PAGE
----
One thing I love about this season, and the third book, is it pays off and builds on plotlines and character arcs that go all the way back to the very first episodes of the series. Another reason I think the third book connects with readers, and with us, is that it contains lot of game-changing moments – no reference to the show’s title intended. George really tears into the characters’ inner lives in an arguably deeper way than the previous volumes did.

Oh, totally. I literally lost sleep one night after reading something in this volume. Which reminds me: Book fans are one thing, but the show obviously has a huge fanbase that hasn’t read the books at all. Seems like there’s a shitstorm in the future from them, no?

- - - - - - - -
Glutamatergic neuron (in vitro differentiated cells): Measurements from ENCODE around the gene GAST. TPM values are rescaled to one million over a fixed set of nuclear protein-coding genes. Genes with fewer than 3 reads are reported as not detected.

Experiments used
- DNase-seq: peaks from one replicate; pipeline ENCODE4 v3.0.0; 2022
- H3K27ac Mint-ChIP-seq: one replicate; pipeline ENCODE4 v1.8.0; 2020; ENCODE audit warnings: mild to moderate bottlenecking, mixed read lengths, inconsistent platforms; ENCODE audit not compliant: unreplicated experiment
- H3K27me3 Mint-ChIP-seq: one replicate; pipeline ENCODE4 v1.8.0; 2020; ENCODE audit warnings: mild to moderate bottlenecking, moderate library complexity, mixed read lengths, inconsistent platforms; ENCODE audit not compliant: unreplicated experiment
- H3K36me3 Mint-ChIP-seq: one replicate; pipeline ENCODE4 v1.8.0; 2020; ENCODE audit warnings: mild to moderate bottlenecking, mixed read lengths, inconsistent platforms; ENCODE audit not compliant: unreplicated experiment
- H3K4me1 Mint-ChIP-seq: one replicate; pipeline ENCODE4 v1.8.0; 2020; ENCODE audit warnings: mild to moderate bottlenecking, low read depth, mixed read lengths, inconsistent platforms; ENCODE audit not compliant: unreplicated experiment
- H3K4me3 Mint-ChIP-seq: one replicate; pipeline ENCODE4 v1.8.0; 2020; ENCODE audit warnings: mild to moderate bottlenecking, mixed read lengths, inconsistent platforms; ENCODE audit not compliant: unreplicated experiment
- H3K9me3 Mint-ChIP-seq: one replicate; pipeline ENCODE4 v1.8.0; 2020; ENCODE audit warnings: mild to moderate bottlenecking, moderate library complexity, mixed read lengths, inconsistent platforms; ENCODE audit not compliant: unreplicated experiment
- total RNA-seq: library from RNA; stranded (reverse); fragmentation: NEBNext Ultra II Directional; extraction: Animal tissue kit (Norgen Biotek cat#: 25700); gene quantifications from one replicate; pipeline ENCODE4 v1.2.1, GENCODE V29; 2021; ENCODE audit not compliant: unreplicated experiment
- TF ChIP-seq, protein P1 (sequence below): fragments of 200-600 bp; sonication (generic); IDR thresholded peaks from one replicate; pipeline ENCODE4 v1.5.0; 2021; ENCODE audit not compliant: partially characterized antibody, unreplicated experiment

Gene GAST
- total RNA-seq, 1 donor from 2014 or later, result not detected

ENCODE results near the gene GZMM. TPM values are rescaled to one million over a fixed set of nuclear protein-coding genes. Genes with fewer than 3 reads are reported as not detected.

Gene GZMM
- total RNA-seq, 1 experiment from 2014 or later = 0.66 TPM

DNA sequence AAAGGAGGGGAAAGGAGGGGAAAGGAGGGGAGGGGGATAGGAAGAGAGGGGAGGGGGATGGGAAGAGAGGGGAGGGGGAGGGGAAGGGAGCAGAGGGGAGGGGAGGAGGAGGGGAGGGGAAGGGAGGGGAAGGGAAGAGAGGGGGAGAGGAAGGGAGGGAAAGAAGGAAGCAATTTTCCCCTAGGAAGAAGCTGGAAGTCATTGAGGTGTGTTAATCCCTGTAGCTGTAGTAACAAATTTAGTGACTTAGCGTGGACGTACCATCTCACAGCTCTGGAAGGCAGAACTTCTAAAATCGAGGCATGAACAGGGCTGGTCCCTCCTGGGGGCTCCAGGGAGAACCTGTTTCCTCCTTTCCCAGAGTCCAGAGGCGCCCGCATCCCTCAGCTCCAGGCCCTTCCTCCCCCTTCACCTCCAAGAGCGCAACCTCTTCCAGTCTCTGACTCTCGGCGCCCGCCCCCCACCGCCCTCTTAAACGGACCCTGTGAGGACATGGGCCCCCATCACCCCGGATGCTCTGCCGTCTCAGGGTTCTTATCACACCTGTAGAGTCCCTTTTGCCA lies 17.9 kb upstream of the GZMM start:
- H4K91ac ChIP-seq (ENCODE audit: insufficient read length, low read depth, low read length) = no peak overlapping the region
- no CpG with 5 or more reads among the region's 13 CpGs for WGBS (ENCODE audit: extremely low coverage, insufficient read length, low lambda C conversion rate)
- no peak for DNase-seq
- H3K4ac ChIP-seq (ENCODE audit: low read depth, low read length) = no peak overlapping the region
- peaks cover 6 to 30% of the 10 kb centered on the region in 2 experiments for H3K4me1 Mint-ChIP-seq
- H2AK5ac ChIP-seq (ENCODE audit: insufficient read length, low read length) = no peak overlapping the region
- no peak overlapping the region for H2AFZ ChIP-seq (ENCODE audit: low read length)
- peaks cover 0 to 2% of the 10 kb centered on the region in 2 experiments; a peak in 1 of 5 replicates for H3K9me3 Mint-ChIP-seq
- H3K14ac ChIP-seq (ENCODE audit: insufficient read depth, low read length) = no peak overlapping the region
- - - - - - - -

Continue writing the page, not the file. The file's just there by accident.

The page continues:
A shitstorm of fun!

[Laughs] So far, the basic battle plan for the show has been “one season = one book.” This year, for the first time, you’ll be stopping well short of the conclusion of the volume in question. Why?

Well, A Storm of Swords is a massive volume, and it seemed like it would be shortchanging it to try to cram it into ten episodes. There are some huge scenes in that book, and I’m not just talking about action or VFX heavy stuff, though there’s plenty of that. There are tons of emotionally charged, game-changing character moments, all of which have huge ramifications going forward. I think it was felt that if we piled too many of those moments on top of each other, they would lose some of their impact.